Cosma Orsini was born in Rome in the 1420s, the son of Gentile Migliorati of Fermo, and his wife Elena Orsini, who was the daughter of Carlo Orsini Lord of Pacentro, Lamentana, Fornello, Scrofano, Selci, Campagnano and Trevignano and Paola Gironima Orsini. His last name should have been Migliorati, but he used his mother's surname, Orsini. He was a grand-nephew of Pope Innocent VII (Migliorati). His mother was sister of Cardinal Latino Orsini and Archbishop Giovanni Orsini. Giovanni was a councilor of Ferdinando I King of Naples.
On 1 April 1478, he was appointed Archbishop of Trani by Pope Sixtus IV, in succession to his uncle Giovanni — a post he occupied until his death. He retained the monastery of Farfa in commendam.
In the consistory of 15 May 1480, Pope Sixtus IV made him a cardinal priest. He received the titular church of S. Sisto, and, on 3 June 1480, he received the red hat in the Vatican Palace. On that same day, he opted for the titular church of Santi Nereo e Achilleo. Ludwig Pastor interprets the Consistory of 15 May 1480 as one that "further promoted the worldliness and pomp of the Sacred College.... With hardly an exception those raised to the purple were of high birth."
On Wednesday 12 September 1471, Pope Sixtus decided to take a vacation from the heat and persistent pestilences, and so travelled north some twenty miles to the lakeside town of Bracciano, which belonged to Virginio Orsini. Cardinal Cosma Orsini of Ss. Nereo ed Achilleo was with him, despite a severe case of the gout, to protect the family interests. On 1 October Sixtus decided to visit the alum mines at Tolfa, and then on 2 October he proceeded to Civitavecchia, where he wanted to see the fleet under the command of Cardinal Paolo Fregosi. After wandering around Tuscany, the Pope returned to Rome on 17 October. Cardinal Cosma remained at Bracciano.
- Biography from Biographical Dictionary of the Cardinals of the Holy Roman Church
- Giuseppe Cappelletti, Le chiese d'Italia dalla loro origine sino ai nostri giorni Volume 21 (Venezia: Giuseppe Antonelli 1871), p. 54. Cardella, p. 217. G. Carducci and V. Fiorini (edd.), Il diario romano di Jacopo Gherardi da Volterra dal VII settembre MCCCCLXXIX al XII agosto MCCCCLXXXIV (Città di Castello: S. Lapi 1904), p. 80.
- Chartularium studii bononiensis: Documenti per la storia dell'Università di Bologna dalle origini fino al secolo XV pubblicati per opera dell'Istituto per la storia dell'Università di Bologna, Volumes 1-2 (Bologna: Presso l'Istituto per la storia dell'Università di Bologna, 1907), p. 179.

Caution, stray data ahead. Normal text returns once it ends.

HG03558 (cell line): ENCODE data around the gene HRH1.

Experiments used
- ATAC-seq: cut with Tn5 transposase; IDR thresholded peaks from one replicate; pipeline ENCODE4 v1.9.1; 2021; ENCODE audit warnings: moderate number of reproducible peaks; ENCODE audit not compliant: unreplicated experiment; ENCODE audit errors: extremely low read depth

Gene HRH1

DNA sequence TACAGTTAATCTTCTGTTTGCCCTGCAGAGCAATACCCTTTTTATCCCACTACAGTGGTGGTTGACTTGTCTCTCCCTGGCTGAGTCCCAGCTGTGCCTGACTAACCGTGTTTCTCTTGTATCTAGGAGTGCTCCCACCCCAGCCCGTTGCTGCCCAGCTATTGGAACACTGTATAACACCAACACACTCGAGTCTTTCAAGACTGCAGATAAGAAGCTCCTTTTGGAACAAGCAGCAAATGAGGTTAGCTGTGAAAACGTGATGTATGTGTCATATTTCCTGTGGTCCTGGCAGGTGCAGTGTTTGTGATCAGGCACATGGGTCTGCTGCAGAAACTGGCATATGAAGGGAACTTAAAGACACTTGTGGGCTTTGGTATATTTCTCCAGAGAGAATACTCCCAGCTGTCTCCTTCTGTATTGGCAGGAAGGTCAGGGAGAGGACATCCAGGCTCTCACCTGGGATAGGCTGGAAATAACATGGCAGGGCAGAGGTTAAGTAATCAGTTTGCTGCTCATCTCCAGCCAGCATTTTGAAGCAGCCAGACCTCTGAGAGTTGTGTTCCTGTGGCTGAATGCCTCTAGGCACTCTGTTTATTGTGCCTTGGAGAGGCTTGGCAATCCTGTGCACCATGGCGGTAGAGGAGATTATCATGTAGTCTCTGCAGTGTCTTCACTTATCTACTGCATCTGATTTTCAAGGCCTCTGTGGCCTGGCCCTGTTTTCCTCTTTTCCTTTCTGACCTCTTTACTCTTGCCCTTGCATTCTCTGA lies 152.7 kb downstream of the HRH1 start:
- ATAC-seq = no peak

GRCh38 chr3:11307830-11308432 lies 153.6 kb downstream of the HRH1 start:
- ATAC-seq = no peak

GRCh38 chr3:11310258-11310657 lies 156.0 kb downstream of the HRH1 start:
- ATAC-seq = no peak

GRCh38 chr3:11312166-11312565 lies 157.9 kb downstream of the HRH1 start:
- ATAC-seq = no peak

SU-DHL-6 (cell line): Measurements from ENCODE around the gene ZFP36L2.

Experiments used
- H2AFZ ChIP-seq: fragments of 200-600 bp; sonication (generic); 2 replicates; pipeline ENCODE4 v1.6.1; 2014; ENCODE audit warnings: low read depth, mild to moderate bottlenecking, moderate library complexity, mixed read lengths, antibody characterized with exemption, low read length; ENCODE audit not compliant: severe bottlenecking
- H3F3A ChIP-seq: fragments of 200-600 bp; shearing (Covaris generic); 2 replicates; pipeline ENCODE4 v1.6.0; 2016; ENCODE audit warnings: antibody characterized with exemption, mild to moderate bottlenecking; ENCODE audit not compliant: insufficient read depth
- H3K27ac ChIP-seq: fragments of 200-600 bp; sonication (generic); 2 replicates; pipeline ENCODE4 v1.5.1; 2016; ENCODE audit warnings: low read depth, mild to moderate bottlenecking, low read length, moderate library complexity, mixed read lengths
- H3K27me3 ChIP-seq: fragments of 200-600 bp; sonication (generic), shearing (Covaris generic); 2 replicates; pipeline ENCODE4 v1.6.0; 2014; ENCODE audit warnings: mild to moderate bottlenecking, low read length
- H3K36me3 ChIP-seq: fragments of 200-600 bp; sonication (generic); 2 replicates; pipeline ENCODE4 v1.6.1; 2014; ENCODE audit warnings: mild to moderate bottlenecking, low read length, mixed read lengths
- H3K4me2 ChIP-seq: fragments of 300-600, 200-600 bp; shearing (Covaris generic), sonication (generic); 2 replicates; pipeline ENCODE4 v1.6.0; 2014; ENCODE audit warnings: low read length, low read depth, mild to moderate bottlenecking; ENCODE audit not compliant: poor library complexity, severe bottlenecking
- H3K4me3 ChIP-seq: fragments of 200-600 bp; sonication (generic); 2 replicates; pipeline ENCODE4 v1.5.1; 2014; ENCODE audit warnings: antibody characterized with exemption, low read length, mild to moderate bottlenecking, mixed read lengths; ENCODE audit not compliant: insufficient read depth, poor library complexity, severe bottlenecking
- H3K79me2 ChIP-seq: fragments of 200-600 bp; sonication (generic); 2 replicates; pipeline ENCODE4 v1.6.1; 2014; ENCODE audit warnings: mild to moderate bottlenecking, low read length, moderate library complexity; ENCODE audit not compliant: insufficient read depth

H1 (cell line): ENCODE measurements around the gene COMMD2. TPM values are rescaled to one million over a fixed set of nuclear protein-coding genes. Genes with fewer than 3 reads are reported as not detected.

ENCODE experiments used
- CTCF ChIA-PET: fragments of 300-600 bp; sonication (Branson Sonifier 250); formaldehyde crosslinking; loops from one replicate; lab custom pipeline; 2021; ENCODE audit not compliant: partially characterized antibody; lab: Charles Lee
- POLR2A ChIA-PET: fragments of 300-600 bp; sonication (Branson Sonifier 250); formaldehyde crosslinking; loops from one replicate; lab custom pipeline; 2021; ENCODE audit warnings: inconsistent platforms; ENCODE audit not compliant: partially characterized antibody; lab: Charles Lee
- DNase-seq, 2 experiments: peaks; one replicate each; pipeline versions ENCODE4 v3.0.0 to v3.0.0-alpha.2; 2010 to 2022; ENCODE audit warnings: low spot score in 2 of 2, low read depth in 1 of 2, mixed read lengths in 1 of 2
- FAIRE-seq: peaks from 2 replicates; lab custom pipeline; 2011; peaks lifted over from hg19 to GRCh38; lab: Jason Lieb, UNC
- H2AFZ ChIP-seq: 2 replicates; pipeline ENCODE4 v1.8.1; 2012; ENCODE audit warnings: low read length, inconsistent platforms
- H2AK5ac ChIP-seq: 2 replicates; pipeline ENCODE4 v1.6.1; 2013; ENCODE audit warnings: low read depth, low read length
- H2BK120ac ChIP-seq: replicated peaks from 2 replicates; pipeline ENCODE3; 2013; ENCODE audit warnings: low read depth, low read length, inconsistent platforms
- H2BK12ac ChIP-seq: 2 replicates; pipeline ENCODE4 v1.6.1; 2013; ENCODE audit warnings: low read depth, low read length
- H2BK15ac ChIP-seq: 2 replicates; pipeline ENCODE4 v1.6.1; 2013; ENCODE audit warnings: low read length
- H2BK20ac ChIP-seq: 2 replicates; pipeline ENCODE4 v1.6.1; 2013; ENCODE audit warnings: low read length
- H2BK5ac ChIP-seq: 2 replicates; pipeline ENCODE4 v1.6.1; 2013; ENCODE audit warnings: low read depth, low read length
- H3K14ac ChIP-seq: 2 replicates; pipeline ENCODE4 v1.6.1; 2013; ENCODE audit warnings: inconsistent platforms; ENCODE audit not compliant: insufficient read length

- Augustinus Theiner (ed.), Caesaris S.R.E. Cardinalis Baronii Annales Ecclesiastici Tomus 29, 1454-1480 (Bar-le-Duc: 1876), p. 618 § 43.
- Marino Marini, Serie cronologiche degli abati del monastero di Farfa (Roma 1836), p. 27.
- Ferdinandus Ughelli, Italia sacra (ed. N. Colet) Tomus VII (Venice: Sebastian Colet, 1721), p. 910.
- Conradus Eubel, Hierarchia catholica medii aevi II, editio altera (Monasterii 1914), p. 254 and n. 3.
- Conradus Eubel, Hierarchia catholica medii aevi II, editio altera (Monasterii 1914), p. 19.
- Eubel, p. 19, note 1: Die denique Sabbati 3 Junii S(ancta) P(ater) in consistorio publico in palatio apost(olico) apud S. Petrum , ut moris est, dedit capellos rubeos.... Salvador Miranda wrongly places the event in the Basilica itself.
- Ludwig Pastor, The History of the Popes, from the Close of the Middle Ages Volume IV (tr. F.I. Antrobus) (London: Kegan Paul 1894), p. 414.
- G. Carducci and V. Fiorini (edd.), Il diario romano di Jacopo Gherardi da Volterra dal VII settembre MCCCCLXXIX al XII agosto MCCCCLXXXIV (Città di Castello: S. Lapi 1904), pp. 70 and 80.
- Eubel, p. 254, note 4. Cardella, p. 217. Il diario romano di Jacopo Gherardi da Volterra, p. 80.
- Eubel, p. 44, no. 448.
- Christine Shaw, The Political Role of the Orsini Family from Sixtus IV to Clement VII: Barons and Factions in the Papal States (Roma: Istituto Storico Italiano per il Medio Evo, 2007).
- Lorenzo Cardella, Memorie storiche de' Cardinali della Santa Romana Chiesa Tomo secondo (Roma: Pagliarini 1793).